The continuing evolution of “Muppets Now” in its second episode “Fever Pitch” seems to a find a little more texture in its wackiness and starts to loosen up. It doesn’t lean so heavily on Kermit but for a brief bit which gives a lot more room for the smaller characters to shine. The aspect that is evolving here, unlike the movies, is that it is not a “nudge-nudge-wink-wink” approach. It is simply them going about their day and not breaking the 4th wall per se. From the first skit which is a game show, one of the smaller characters really takes the scene for a ride which is why it works and yet there is always heart. Two or three segments from the 1st episode are repeated but with much better results. But you need the right human talent, either to play off of or just bounce off of. Danny Trejo, who is promoting his taco restaurant without saying it, is the perfect foil for the Swedish Chef but still keeps it kosher. Some really funny bits revolve through this segment both because of the irony but also the visual. Muppet Labs also makes an appearance but again the strength comes out of heart, awkwardness and, in a way, heartbreak which always seems to see characters feeling different things. If “Muppets Now ” can find this balance, this show can really work. There will be misfires but as long as it can keep this off-kilter feeling and start bringing in those left field characters (like the Italian rat who riffs with Linda Cardellini and references a cat in his frame rummaging in the background) then this might be a Muppet foray that can actually survive beyond the season.
By Tim Wassberg
Working towards a common goal has always been the S.H.I.E.L.D. way but where does survival begin when hope fails. In the Marvel Universe, everything can be faced by a new path. And with some, as “Infinity War” showed, many simply come to an end. Timelines move and fade but it is about making them seem real but at other times unattainable. Cause and effect is what promotes the current Episode 11: “Brand New Day” of the final season of “Marvel’s Agents Of S.H.I.E.L.D.” Sybil is an interesting construct because it is about a computer built on logic but again in another timeline she doesn’t exist. An interesting element of this episode, while giving nothing away, is the path where it leads. A big texture in multiple storylines between and within the plot has to do with contentment but also safety in an abstract way, not from death but from being alone. That is a truly interesting idea. Even when Tony Stark is drifting in space or even pointing to a big aspect of James Kirk lore, is the idea that everyone is alone. It is an interesting construct for a S.H.I.E.L.D. but one that rings true the deeper one goes. Even looking at Jenna and her connection with the character Fitz speaks back to this metaphor which can be both literal and figurative at the same time. This episode raises the stakes but it almost starts to create a blueprint in an odd way. Nothing is by chance but wild cards always lead the way.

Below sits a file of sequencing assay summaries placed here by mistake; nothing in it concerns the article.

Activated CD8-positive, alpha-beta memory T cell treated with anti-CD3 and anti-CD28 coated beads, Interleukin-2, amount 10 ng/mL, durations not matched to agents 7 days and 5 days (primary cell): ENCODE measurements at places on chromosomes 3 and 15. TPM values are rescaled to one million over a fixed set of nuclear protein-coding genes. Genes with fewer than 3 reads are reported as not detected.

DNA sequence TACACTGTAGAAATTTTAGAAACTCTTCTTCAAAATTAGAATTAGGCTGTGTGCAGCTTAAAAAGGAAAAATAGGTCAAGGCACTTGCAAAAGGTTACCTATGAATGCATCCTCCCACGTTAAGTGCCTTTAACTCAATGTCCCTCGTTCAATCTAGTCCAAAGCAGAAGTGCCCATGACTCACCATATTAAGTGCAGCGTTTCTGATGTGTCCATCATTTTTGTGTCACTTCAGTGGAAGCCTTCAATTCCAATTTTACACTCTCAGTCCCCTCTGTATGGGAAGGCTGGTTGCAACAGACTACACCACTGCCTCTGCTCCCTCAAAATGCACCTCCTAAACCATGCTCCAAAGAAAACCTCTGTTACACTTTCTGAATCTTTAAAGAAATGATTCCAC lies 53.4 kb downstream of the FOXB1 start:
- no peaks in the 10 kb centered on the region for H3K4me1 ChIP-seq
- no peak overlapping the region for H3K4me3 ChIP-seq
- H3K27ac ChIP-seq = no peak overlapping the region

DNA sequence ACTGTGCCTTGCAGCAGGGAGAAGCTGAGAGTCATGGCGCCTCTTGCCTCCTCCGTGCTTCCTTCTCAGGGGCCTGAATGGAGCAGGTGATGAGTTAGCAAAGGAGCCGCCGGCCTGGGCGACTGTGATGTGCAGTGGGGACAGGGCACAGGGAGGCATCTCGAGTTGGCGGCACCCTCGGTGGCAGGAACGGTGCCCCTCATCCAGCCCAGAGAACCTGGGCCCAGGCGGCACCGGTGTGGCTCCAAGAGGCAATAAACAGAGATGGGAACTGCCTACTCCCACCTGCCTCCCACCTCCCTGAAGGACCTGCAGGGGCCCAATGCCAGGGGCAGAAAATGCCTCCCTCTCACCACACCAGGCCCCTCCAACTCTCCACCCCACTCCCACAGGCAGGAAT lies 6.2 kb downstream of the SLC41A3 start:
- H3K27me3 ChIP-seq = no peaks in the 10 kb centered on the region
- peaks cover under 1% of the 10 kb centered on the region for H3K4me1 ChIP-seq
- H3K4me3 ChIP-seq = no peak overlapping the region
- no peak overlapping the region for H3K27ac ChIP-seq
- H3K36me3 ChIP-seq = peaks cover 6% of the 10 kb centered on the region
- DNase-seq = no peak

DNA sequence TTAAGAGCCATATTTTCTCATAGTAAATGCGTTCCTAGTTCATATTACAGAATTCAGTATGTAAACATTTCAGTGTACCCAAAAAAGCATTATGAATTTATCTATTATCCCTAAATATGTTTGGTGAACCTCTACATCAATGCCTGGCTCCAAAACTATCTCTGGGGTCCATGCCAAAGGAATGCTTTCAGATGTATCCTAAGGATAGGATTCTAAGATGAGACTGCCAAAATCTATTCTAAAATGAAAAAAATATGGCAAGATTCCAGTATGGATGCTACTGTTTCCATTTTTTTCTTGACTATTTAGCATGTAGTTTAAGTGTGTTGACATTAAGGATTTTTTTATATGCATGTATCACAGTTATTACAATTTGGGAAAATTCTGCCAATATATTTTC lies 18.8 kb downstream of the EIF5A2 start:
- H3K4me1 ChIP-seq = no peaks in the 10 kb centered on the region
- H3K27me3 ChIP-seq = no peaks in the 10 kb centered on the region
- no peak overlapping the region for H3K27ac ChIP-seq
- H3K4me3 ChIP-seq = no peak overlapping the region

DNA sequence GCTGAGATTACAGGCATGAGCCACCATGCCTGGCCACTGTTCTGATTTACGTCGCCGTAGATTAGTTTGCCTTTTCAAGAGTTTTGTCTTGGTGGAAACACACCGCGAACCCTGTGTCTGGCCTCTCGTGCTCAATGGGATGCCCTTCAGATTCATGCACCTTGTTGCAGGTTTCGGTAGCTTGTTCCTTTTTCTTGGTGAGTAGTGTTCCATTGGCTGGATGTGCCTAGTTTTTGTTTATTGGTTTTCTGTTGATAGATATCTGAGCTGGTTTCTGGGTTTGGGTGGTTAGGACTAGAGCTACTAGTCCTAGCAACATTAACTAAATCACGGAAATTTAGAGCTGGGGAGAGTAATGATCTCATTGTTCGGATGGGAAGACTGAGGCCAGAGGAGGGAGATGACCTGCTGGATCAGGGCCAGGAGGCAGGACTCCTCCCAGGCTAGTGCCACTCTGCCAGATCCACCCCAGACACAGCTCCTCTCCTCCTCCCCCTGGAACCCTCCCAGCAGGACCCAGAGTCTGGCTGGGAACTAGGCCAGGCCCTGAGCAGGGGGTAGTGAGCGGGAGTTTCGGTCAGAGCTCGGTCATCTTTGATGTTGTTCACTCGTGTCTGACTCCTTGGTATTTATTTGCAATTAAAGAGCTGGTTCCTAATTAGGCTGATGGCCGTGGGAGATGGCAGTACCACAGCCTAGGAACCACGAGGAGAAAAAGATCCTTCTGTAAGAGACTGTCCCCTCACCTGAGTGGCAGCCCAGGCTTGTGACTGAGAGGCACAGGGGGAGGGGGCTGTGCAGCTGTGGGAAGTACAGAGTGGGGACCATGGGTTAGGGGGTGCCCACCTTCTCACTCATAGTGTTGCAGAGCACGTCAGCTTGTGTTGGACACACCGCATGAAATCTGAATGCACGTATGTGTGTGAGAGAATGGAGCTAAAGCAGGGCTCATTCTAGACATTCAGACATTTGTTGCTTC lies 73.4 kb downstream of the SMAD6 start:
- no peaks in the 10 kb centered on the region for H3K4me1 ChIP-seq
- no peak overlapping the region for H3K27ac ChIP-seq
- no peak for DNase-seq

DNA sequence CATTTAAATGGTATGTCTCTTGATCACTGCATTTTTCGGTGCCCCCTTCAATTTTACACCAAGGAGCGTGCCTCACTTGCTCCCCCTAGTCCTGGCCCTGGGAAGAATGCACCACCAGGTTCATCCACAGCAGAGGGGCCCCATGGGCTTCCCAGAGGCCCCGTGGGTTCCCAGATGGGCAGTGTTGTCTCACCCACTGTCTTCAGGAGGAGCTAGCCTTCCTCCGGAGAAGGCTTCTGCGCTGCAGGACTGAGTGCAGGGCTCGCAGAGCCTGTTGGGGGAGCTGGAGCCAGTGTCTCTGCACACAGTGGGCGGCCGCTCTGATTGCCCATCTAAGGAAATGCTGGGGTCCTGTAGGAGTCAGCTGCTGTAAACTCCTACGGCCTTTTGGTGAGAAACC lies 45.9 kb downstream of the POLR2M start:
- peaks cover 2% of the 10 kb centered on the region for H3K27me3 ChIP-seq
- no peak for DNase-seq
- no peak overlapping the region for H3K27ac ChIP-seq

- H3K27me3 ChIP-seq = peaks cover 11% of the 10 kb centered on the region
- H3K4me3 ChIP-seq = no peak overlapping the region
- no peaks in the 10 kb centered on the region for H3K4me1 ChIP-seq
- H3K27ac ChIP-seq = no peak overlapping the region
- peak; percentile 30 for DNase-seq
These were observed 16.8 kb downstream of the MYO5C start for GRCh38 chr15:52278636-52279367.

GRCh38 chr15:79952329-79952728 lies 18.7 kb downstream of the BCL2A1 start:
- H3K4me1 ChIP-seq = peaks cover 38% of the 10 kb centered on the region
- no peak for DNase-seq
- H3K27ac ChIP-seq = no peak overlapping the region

By Tim Wassberg
The aspect of consequence but also perception figures heavily into Episode 10: “Stolen” of Season 7 of “Marvel’s Agents Of S.H.I.E.L.D.” After the previous episode, which in any series would be hard to top, the follow-up might feel like a let-down, just by the nature of the energy of the previous episode. In its inception, the story of the ep is a little jarring because the location is not automatically assumed. Certain structures are in play and there is a plot angle that needs to be accomplished. Again the Sousa/Daisy interconnection is important. But without giving anything really away, it becomes about truth in the greater sense of the word. How Daisy vs. Sousa sees the world sometimes does not take into account all the variables. The key in this episode is characters and their belief or perception in what they ar seeing. That continues to change which speaks to the new time angle of what is going on. Whether this affects or impacts the next phase is still to be seen but every move is made or conceived for a specific reason, even if it is a minor detail in the construct of the universe. “Stolen” works slow and steady but this more readily set ups the structure of the new twists to come.
By Tim Wassberg